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Important Cat Personality Traits: Happy Cat Expert

Important Cat Personality Traits: Happy Cat Expert

Cats have the potential to make fantastic and rewarding companions. To best facilitate this, however, choosing the right cat is important! In today’s Happy Cat Expert article, we’re looking at the importance of understanding different cat personality traits and the impact this has on cat behaviour.

Cat Personalities

Ideally, the cat we choose should be the one that is most compatible and suited to our social needs, lifestyle and environment. While there’s lots we can do to provide a cat with a cat friendly environment, a lot of their fundamental compatibility with us will be influenced by their personality traits. Giving these traits some careful consideration when choosing or adopting a cat should ultimately lead to a more fulfilling relationship, and a happier, healthier cat companion! As for those of us already sharing our homes with a beloved feline or two, thinking about these cat behaviours will also help us to better understand them and their individual needs. 

Sociability Towards Humans

Domestic cats are not born with an affinity towards humans. Instead, this is something they learn through regular positive interactions, particularly during their key sensitive period from around 2-8 weeks of age. If kittens miss out on these crucial first interactions with humans, this can have a big impact on their personality and how they view people for the rest of their lives. For example, it can make them much less friendly and much more fearful and wary. 

Ginger cat sitting on a human’s lap.



The temperament of the cat’s parents can also have a big influence on how sociable a cat is capable of being. The more friendly and bold the parents’ personalities, the more sociable the offspring are likely to be too. Of course, this is assuming they are also socialised! 

How Can I Tell If A Cat Is Sociable? 

A sociable cat will generally seem keen to be near people and appear relaxed in their presence. Signs a cat is sociable could include a relaxed facial expression, ears pointed forwards and no tension or stiffness in their body.

A sociable cat is also more likely to initiate contact with people. On approach, the cat’s tail should be held vertically, sometimes with a small kink in the end. During interactions, they might rub against people with their face and/or body, climb onto their lap, purr, possibly knead on the person with their paws, and may also dribble! 



Pair of cats rubbing against each other.

Sociability Towards Other Cats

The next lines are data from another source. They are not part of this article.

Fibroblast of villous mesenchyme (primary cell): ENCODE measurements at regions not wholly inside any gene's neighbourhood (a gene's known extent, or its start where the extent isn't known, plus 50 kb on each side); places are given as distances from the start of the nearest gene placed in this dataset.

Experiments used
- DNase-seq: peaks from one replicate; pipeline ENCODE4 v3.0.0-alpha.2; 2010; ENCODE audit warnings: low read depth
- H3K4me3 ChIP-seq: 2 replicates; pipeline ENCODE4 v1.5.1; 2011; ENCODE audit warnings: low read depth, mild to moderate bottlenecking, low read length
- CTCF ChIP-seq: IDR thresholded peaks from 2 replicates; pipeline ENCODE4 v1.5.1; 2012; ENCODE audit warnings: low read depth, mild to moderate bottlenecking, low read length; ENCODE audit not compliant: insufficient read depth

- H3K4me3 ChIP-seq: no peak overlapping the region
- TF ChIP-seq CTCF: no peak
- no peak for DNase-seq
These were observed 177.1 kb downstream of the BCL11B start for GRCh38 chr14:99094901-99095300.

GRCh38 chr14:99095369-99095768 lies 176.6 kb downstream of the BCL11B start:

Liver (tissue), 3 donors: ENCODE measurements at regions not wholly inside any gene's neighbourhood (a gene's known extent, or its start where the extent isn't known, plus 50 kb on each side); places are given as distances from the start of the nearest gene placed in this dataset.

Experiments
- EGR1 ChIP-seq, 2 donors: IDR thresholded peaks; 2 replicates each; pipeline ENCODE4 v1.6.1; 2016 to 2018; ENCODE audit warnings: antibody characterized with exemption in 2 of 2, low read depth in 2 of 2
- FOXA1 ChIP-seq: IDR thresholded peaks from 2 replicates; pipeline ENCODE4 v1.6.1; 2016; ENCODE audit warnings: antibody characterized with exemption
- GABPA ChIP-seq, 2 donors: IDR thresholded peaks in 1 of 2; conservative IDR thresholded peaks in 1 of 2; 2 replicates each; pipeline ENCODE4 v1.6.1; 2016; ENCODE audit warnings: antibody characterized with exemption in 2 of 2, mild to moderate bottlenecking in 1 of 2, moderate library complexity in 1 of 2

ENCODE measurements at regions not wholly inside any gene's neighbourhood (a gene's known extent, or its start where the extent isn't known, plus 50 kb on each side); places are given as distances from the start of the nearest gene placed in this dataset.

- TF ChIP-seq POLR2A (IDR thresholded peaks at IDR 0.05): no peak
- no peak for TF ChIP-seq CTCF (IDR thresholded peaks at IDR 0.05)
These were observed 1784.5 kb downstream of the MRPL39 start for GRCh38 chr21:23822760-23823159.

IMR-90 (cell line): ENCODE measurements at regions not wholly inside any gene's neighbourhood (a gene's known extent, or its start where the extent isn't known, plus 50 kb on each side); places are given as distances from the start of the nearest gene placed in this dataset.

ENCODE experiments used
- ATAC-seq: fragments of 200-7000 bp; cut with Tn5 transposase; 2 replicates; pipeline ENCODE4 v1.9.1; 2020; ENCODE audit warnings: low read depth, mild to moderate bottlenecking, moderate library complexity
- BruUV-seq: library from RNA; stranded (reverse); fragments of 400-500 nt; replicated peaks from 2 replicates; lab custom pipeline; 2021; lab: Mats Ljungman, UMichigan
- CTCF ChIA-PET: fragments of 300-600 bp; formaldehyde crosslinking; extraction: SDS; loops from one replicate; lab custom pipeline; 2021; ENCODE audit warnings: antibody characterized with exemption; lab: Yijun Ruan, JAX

As for cats’ sociability towards other cats, it’s a similar story. Cats aren’t born with an affinity towards other cats. Instead, positive early experiences with other sociable cats are likely to be key and generally, cats tend to be more sociable towards cats they have grown up with and are related to.

Cats that get on well are more likely to greet with their tails raised vertically, to touch noses, sniff and rub against each other. Other sociable cat behaviour to look out for could include playing, resting and sleeping together, as well as grooming one another. In each case, these activities should be mutually appreciated or reciprocated, with both cats taking it in turns to initiate them.

Frustration Tendency 

Some cats can become more easily frustrated than others, meaning they can be less tolerant in situations where they don’t feel in control or their expectations are not met. For example, this could be when:

  • Their usual feeding time is delayed;
  • They want human attention but are being ignored;
  • They are suddenly denied access to a valued resource, or an area of the house they usually have access to;
  • There are lots of changes or disturbances occurring in the home;
  • They do not have a sufficiently mentally or physically stimulating environment.

The way a cat expresses their frustration will vary depending on what’s causing them to become frustrated in the first place. Generally however, an easily frustrated cat may be highly sensitive and reactive to their environment and any changes within it. They may tend to appear relatively alert, agitated or persistent in their behaviour and potentially also vocal. An easily frustrated cat might also be less tolerant to being handled or have more specific preferences when it comes to petting, and may also be more likely to bite or lash out with their claws. Other indicators can include a swishing, twitching, thumping or thrashing tail, as well as a stiff or tense posture and ears rotating backwards.



An alert tabby cat.

Timidity & Confidence

Some cats may seem very bold and confident whilst others could appear timid and anxious. How timid or confident a cat is will again be influenced by the temperament of their parents and their early life experiences. If a kitten is not carefully and gently exposed to all the sights, smells and sounds they will need to cope with when older – such as travelling in a car, being at the vets or meeting new people – they are more likely to be wary of these experiences as an adult.

To recognise whether a cat has a bold personality, watch out for signs such as being:

  • Quick to approach new objects and people;
  • Quick to settle in new environments and keen to explore;
  • Better able to cope with busy, noisy or generally unpredictable home environments.

Are you interested in learning more about different personalities and behaviours in cats? Get in touch! We love talking about our feline friends and are happy to share our advice. As well as following our other Happy Cat Expert articles, you can also stay informed with our latest tips and Q&As by signing up to our newsletter.

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